In reply to this post by Kirby Urner On 22 Sep 2005 at 12:00, (Kirby Urner) wrote: > > Some lessons that might be learned from this approach: > > > > (1) when working with floats, you want to compare differences, not check for > > equalities, e.g. looking for when b/a == 1/b would be a bad idea. > > > > (2) you get greater accuracy in exchange for more cycles > > > > (3) visualization helps My approach to teaching about phi is by asking kids to draw construction #78 http://mondragon.angeltowns.net/paradiso/Construcciones.html  Daniel ***************************** OpenWorld Learning http://www.openworldlearning.org_______________________________________________ Edu-sig mailing list [hidden email] http://mail.python.org/mailman/listinfo/edu-sig
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## Re: Brute force solutions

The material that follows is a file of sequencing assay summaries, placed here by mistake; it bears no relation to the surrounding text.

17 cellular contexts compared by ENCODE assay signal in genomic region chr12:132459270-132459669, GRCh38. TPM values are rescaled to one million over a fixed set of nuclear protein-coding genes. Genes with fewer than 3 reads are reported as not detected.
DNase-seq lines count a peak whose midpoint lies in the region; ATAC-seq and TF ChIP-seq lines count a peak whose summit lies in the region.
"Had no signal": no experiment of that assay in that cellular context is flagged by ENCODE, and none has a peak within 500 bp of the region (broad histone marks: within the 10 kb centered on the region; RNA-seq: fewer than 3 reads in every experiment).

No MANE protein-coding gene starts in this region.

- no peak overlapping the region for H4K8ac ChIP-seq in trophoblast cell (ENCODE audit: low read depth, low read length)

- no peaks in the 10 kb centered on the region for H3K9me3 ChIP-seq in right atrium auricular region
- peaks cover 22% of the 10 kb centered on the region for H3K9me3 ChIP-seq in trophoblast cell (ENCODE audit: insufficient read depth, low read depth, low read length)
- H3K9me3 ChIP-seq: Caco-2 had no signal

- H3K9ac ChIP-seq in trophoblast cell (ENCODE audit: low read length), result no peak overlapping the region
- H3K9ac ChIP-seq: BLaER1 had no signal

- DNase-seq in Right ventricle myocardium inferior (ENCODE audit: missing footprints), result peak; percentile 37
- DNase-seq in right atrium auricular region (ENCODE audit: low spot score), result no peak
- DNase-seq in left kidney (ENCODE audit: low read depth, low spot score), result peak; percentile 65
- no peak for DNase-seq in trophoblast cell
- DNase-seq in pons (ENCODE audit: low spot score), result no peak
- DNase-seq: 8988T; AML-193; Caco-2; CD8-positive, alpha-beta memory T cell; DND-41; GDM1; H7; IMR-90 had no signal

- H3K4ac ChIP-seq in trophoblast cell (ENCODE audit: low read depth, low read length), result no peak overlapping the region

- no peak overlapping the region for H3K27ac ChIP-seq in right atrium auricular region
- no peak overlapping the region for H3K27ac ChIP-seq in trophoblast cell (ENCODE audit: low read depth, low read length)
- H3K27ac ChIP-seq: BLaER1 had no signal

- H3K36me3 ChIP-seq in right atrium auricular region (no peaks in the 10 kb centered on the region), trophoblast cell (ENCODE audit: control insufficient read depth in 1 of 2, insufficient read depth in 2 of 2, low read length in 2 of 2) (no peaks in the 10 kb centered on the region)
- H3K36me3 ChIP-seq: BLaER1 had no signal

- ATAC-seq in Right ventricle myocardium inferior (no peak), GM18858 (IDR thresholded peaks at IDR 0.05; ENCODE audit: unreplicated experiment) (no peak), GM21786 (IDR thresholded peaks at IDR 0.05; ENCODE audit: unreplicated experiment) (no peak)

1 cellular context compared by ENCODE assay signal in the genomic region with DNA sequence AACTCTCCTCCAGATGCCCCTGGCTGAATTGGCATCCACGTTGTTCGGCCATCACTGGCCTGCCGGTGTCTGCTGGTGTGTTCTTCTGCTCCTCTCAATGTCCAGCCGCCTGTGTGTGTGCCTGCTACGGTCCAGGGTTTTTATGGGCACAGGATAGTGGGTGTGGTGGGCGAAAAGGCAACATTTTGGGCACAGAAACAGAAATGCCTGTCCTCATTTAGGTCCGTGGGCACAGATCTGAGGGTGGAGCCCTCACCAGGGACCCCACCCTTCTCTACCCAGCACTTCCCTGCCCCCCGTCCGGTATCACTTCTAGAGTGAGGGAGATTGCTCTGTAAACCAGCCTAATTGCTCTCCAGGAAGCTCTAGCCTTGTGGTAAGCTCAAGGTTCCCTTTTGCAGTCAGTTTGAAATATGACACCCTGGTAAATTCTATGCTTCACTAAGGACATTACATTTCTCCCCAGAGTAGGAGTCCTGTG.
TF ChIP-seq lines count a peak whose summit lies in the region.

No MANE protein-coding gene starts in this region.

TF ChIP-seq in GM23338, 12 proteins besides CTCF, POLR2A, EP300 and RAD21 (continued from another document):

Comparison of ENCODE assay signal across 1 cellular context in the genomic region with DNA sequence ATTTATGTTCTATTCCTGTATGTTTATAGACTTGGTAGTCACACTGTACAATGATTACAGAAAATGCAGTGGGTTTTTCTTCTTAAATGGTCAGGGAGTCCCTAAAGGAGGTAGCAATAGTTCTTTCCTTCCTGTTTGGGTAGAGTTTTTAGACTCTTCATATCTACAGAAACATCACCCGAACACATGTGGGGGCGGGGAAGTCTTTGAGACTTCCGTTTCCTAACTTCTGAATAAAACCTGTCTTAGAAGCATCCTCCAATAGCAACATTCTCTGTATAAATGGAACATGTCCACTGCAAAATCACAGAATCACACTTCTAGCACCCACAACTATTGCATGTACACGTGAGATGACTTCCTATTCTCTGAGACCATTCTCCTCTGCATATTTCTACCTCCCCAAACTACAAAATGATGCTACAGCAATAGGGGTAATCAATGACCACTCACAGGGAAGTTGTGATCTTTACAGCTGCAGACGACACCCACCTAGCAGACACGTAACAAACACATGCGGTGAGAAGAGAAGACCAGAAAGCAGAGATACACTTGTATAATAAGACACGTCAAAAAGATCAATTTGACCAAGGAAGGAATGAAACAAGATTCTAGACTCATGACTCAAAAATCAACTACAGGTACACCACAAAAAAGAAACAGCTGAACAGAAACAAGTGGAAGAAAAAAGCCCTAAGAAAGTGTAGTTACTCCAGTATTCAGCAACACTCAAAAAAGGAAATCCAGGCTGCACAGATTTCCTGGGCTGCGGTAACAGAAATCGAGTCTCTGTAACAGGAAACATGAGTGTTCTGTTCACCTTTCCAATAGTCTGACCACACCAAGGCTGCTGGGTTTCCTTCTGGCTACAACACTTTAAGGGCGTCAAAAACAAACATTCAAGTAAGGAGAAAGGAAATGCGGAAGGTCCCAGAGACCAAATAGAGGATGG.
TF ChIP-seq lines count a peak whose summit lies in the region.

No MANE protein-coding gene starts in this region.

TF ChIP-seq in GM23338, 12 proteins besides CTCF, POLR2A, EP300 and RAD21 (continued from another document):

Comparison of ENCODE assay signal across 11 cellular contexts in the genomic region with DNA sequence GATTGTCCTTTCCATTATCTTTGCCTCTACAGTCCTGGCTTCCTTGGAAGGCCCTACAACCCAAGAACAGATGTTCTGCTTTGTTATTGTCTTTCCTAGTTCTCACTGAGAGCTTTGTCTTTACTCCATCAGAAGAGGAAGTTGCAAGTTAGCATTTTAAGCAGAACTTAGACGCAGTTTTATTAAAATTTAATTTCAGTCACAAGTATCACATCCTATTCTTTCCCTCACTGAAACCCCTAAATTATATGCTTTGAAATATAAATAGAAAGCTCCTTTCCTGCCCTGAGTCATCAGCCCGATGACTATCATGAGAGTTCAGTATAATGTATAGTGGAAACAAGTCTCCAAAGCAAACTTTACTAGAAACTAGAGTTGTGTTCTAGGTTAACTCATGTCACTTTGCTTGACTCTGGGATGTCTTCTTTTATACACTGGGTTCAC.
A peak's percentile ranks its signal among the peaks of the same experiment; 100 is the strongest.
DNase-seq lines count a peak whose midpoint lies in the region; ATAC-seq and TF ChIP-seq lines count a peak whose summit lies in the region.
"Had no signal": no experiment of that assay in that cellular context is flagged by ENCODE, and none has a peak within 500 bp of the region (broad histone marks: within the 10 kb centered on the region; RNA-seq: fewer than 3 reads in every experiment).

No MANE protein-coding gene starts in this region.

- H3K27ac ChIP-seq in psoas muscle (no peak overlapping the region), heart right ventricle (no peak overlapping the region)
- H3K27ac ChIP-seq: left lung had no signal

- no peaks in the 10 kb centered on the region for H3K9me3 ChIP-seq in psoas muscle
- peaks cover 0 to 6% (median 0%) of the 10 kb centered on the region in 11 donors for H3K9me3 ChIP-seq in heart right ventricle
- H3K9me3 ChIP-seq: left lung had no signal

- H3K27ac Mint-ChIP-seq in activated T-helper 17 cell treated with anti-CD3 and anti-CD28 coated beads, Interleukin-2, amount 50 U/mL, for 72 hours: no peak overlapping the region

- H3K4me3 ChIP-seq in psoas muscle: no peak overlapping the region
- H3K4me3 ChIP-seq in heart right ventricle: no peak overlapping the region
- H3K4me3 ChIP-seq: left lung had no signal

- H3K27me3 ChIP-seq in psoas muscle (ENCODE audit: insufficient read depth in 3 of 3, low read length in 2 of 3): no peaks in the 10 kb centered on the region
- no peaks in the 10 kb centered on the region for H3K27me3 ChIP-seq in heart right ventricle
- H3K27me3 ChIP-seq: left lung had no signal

> -----Original Message----- > From: [hidden email] [mailto:[hidden email]] On > Behalf Of Daniel Ajoy > Sent: Thursday, September 22, 2005 10:07 AM > To: [hidden email] > Subject: Re: [Edu-sig] Brute force solutions > > My approach to teaching about phi is by asking kids to draw > construction #78 > > http://mondragon.angeltowns.net/paradiso/Construcciones.htmlThat would be more my approach as well. My learning theory - yes I am repeating myself - is that it is absolutely disorienting and ineffective to loose all sense of history when approaching these things.   It is great to get to the algorithmics, but we can't get there effectively by skipping over 30 centuries of history. Start by drawing pictures in the sand. But certainly don't stop there. And there comes appoint when there are no pictures in the sand to be drawn. The necessary pictures became too complex.  Mathematicians - 17th century, say  - began drawing the pictures in their head.  But they were in fact still drawing pictures. With computers we can begin to draw those pictures, and better pick their brains.  That's essentially what PyGeo is about. Art _______________________________________________ Edu-sig mailing list [hidden email] http://mail.python.org/mailman/listinfo/edu-sig